Two of the best known victim memorial laws are the Jacob Wetterling Crimes Against Children and Sexually Violent Predators Act (1994) and Megan’s Law (1996), both of which pertain to sex offenders. In 1994, Congress passed the Jacob Wetterling Crimes Against Children and Sexually Violent Predators Act, which required states to create a centralized list of sexual offenders living in the state as a tool for law enforcement. Two years later, an amendment to the Act, known as Megan’s Law, expanded the role of these databases and required states to notify community members when a sexual offender moved into the area (Sarah Koon-Magnin. 2015).

In 2006, the Adam Walsh Act replaced these two pieces of legislation with its Sexual Offender Registration and Notification Act (SORNA) which set forth a more comprehensive set of standards to increase cross-state consistency in sex offender management. Important features of this law include the establishment of a minimum length of registration requirement (15-years, 25-years, or life, depending on the conviction offense), the addition of a 10-year prison sentence for failure to register as a sex offender, and the extension of registry requirements to juveniles who were 14 or older at the time of the crime (Sarah Koon-Magnin. 2015).

Surprisingly within the last decade, there has been a trend amongst Western countries to adopt sexual offender registries as a way of preventing and/or reducing sex crimes. The scope and confidentiality of sexual offender registries vary internationally. While some jurisdictions track offenders with GPS technology and release their personal and professional information to the public in other jurisdictions, registries are police databases that can identify sexual offenders if they commit future crimes, but offenders’ personal information is withheld from the public

In Atlantic City where I live, as part of the reintegration process there was a large protest after a woman who was bathing saw a shadow appear by her bedroom while she was showering one night. It was not too long that the residents of the Munroe park district (Which has two schools less than a mile from each other) realized that the motels were used to house Sex Offenders. The Mayor was called in and it was a very heated issue and discussion because not only were residents concerned, but the school principals, Mayor, city Council were all upset because it was an expectation that such reintegration within the community should be made public (Simmons, Melanie L. 2019).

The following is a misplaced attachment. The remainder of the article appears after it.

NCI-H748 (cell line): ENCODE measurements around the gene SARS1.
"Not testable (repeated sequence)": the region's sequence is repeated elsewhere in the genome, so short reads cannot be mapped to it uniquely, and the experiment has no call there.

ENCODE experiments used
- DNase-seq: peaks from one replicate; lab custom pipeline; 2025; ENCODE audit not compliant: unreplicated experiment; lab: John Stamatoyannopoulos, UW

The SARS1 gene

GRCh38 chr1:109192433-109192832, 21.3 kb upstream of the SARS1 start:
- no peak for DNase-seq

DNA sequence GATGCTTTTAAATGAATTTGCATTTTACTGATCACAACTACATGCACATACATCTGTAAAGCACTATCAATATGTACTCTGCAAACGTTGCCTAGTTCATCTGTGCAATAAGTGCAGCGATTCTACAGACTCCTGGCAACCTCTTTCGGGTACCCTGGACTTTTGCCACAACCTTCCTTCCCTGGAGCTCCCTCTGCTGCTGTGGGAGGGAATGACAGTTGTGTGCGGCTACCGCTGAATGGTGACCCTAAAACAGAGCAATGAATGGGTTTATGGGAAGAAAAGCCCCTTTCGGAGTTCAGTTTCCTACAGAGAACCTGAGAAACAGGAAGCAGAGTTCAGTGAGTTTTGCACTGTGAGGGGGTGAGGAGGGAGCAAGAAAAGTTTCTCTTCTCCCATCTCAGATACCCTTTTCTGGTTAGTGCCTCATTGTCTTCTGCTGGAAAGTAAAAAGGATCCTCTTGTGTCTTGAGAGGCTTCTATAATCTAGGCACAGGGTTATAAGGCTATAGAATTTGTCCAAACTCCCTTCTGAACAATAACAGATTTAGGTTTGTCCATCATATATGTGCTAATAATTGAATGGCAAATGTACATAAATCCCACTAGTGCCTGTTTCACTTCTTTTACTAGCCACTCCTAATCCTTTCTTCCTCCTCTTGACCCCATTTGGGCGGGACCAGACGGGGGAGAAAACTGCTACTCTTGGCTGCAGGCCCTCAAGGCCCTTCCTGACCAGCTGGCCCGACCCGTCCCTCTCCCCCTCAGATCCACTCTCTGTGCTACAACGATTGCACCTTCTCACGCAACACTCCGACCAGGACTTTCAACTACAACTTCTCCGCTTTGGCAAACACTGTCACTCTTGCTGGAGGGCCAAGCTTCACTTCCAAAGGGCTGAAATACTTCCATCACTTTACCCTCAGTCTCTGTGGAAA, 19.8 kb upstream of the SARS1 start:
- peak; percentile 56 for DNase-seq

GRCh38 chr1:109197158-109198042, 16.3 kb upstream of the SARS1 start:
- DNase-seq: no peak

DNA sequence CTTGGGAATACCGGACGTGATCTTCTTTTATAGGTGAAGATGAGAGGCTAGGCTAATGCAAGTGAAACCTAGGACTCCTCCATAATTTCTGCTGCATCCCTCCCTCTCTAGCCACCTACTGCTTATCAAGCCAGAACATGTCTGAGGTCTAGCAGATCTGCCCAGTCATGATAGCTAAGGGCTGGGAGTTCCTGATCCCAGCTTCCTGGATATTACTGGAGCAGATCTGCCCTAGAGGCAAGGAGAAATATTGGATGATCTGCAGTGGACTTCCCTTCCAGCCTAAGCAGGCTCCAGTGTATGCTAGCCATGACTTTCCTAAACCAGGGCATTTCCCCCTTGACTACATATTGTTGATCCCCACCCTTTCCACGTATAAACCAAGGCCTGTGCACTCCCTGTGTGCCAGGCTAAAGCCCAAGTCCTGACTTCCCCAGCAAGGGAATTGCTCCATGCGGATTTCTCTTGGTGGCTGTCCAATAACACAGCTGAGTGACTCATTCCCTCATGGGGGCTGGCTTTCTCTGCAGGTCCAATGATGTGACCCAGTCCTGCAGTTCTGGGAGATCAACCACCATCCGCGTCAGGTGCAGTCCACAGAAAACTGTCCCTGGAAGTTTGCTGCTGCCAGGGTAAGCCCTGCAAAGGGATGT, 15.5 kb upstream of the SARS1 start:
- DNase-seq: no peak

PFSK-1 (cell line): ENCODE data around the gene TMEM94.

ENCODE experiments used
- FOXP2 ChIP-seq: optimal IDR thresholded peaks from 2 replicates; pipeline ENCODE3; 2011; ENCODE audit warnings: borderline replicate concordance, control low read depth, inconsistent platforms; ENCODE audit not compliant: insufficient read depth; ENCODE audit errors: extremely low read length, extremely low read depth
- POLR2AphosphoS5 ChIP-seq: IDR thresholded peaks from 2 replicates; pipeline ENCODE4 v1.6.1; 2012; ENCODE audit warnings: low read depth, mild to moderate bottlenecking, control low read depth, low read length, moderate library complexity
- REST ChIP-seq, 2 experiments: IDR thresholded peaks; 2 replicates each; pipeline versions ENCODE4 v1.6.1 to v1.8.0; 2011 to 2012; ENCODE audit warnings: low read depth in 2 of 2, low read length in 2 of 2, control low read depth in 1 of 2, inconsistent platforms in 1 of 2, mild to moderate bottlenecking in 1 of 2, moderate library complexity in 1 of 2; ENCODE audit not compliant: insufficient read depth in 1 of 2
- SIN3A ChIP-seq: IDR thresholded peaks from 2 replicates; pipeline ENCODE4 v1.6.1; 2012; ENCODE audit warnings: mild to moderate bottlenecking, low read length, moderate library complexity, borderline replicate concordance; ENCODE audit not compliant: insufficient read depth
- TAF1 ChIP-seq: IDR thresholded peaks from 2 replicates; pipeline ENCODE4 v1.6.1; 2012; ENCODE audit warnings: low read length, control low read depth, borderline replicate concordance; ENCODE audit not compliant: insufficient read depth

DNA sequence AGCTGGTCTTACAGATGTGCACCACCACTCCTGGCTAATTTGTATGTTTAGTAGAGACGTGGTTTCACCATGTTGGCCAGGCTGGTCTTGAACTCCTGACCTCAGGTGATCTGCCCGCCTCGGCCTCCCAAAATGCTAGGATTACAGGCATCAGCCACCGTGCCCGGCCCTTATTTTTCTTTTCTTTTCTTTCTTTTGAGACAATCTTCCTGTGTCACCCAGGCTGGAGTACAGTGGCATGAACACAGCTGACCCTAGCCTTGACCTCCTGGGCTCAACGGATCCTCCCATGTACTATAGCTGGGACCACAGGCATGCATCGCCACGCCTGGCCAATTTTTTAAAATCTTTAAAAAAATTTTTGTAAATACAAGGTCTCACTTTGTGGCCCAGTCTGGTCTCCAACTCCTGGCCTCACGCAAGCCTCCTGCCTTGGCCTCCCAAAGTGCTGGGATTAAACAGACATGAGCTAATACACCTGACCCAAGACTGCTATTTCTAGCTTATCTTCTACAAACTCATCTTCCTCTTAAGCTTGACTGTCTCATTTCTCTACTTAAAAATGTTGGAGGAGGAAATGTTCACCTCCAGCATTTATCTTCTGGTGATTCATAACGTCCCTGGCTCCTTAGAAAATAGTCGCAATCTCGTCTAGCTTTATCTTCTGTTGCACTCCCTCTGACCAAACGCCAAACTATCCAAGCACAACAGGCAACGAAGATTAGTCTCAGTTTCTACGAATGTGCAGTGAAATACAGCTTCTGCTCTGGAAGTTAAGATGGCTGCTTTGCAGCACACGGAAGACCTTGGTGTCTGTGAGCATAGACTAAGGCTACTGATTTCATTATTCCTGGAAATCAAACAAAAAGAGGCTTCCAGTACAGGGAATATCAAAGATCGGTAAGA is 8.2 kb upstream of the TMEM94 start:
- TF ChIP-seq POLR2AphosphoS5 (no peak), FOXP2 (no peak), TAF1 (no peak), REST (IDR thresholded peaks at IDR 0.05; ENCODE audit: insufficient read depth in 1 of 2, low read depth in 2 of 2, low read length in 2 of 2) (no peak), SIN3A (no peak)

I believe that a sex offender especially a pedophile should consider the societal outrage before they are reintegrated within the society.The Lord of the Old Testament said particularly in Exodus 22: 22-24, “You shall not abuse any widow or orphan. If you do abuse them, when they cry out to me, I will surely heed their cry; my wrath will burn, and I will kill you with the sword, and your wives shall become widows and your children orphans (The Holy Bible. The New Revised Standard version, 1991).God spoke against violating the vulnerable and they cannot be protected if we don’t at least have an idea of the main ones to protect them from.Within the United states, Sex Offender Registration is definitely a concept because many persons will not check and access the files and it is very unlikely that the offender will reintegrate into his initial crime area.


Sarah Koon-Magnin (2015). Perceptions of and support for sex offender policies: Testing Levenson, Brannon, Fortney, and Baker’s findings. Journal of Criminal Justice: Volume 43, Issue 1, ISSN 0047-2352.

Simmons, Melanie L. (2019). Evaluating the legal assumptions of Victoria’s Sex Offender Registration Act 2004 from a psychological perspective, Psychiatry, Psychology and Law, 26:5, 783-796, DOI: 10.1080/13218719.2019.1642254

The Holy Bible.The New Revised Standard Version. (1991).New York, NY: The American Bible Society.